No guts, no glory:

Our exclusive photo shows ocean kayaker and explorer Aleksander Doba in choppy waters after being dropped off by the Spirit of Bermuda more than 300 miles offshore. He had thumbed a ride after storms blew him off course during his epic journey from Lisbon to Florida. Our Nicola Muirhead was the only journalist on board the Spirit and she took this shot as the sloop doubled back to check on Mr Doba roughly an hour after he went solo. *Photo by Nicola Muirhead



It was February 19 when Aleksander Doba — world-renowned kayaker and explorer — was pushed towards Bermuda by a series of storms. He was cast off from his route of 27N, 64W while trying to reach Smyrna Beach, Florida.  

Doba had been travelling across the Atlantic in his kayak OLO, since October of last year. He started from Lisbon, heading south towards Florida, and in three months he had travelled over 2/3rds of the Atlantic Ocean with his kayak before he was thrown off course.  

Much to the frustration of the 67-year-old kayaker, whose dream and goal is to complete the longest crossing of the Atlantic without any outside aid or assistance, Doba drifted north to Bermuda, after his rudder was damaged in the water, and the ocean’s currents were too strong to paddle against.

Aleksander Doba, also referred to as ‘Olek’, made his way to Ely’s Harbour in Somerset at midnight on February 24 and was followed to the island by a local fishing boat called the Frog Cutter



Support crew: Aleksander Doba, centre left, and Piotr Chmielinski, centre right are pictured aboard the Spirit of Bermuda with part of the crew of The Spirit of Bermuda as they head to the point of drop-off. *Photos by Nicola Muirhead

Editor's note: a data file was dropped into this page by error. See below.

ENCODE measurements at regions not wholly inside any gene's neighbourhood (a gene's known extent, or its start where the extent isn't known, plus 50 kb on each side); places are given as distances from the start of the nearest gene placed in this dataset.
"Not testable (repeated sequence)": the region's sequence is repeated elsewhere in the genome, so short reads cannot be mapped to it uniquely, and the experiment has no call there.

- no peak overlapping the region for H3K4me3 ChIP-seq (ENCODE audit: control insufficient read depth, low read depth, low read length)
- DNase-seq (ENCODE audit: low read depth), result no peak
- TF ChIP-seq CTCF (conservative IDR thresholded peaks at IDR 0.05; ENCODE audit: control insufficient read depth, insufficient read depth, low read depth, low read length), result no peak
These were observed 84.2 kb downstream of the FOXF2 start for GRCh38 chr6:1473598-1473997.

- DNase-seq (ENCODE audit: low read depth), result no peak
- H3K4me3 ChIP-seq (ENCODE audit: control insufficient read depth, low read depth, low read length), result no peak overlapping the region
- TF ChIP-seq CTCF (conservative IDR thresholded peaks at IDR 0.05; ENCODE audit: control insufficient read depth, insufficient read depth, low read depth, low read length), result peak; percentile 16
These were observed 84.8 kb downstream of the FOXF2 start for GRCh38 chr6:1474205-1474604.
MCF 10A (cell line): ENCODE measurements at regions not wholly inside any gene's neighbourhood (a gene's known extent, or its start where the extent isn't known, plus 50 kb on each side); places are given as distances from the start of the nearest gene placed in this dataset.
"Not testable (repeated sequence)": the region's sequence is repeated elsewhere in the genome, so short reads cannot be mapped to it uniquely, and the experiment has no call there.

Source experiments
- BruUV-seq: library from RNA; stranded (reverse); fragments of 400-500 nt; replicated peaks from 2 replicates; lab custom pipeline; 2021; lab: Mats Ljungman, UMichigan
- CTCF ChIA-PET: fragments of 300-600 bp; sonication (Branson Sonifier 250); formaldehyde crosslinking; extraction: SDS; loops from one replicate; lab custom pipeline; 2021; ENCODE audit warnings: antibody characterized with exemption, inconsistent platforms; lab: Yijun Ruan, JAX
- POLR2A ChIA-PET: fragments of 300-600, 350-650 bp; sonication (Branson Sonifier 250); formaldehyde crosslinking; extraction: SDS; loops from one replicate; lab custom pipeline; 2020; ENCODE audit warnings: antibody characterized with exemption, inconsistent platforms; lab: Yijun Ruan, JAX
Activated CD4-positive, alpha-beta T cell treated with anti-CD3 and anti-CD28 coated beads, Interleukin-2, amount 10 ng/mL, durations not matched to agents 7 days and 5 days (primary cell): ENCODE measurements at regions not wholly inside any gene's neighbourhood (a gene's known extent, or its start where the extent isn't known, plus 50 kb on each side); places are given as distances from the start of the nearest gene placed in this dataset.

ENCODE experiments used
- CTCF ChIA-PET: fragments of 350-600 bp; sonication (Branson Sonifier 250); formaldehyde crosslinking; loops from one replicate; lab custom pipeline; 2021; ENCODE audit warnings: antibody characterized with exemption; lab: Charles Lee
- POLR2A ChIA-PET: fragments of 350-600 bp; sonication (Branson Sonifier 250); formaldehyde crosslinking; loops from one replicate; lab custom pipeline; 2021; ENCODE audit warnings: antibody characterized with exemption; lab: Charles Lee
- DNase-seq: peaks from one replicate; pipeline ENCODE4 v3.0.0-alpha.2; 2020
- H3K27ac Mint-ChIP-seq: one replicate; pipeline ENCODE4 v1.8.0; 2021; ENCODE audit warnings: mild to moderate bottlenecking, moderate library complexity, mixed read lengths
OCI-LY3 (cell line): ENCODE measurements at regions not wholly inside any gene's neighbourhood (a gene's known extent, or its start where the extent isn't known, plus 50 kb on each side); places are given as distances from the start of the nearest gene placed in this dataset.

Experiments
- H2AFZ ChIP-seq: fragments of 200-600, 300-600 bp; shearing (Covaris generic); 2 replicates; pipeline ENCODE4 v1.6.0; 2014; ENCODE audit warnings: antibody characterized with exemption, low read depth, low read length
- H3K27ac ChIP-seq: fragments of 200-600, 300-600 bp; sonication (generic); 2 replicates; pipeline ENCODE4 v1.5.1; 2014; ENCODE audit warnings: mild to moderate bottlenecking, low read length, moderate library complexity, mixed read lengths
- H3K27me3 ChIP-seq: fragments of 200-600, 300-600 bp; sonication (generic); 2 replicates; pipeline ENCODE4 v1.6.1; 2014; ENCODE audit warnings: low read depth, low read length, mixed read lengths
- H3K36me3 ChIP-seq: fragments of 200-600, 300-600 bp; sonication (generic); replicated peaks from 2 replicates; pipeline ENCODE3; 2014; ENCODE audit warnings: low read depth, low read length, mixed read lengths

The kayaker refused any assistance or additional supplies from the fishing boat, making sure that his arrival to Bermuda, like the rest of his expedition, was completely self-reliant.  

Piotr Chmielinski, a kayaker and explorer himself, as well as Olek’s friend of 10 years, had already been waiting on the island for Doba’s arrival on shore, preparing the media for his landing. 

Their original plan was to get OLO repaired as quickly as possible so that Olek could return to his coordinate of 27N, 64W, and push on to Florida.  

With the help of Steve Hollis from Ocean Sails upholstery, and Wilfred Outerbridge’s Machining & Welding business in St George’s, Olek’s rudder was quickly fixed. However, despite having managed to restore OLO to its former glory, Olek would spend a month in Bermuda before finding a way back out to the ocean. But in that month, he quickly became a part of the town of St George’s, and was often spotted by residents riding a rented peddle bike from the town, down to Kindley Field Road in gale force winds, according to Steve Hollis, who recalled to the Sun Olek’s adventurous spirit and kind nature.




Journey: Aleksander Doba bids farewell to Bermuda on March 23. *Photo by Nicola Muirhead


“It’s quite phenomenal,” Hollis explained, “… his whole mindset was just wonderful, his smile and everything about him. My hat’s off to him, I think the explorers of the world are getting fewer and fewer, and when you come across somebody of his intellect, and his total togetherness… he’s just a great human being, and I think in this modern world we’ve come across a very unique explorer on a quest of the unknown.”

It was on the day of his departure, on Sunday March 23, that I met Aleksander Doba for the first time on Ordnance Island in St George’s.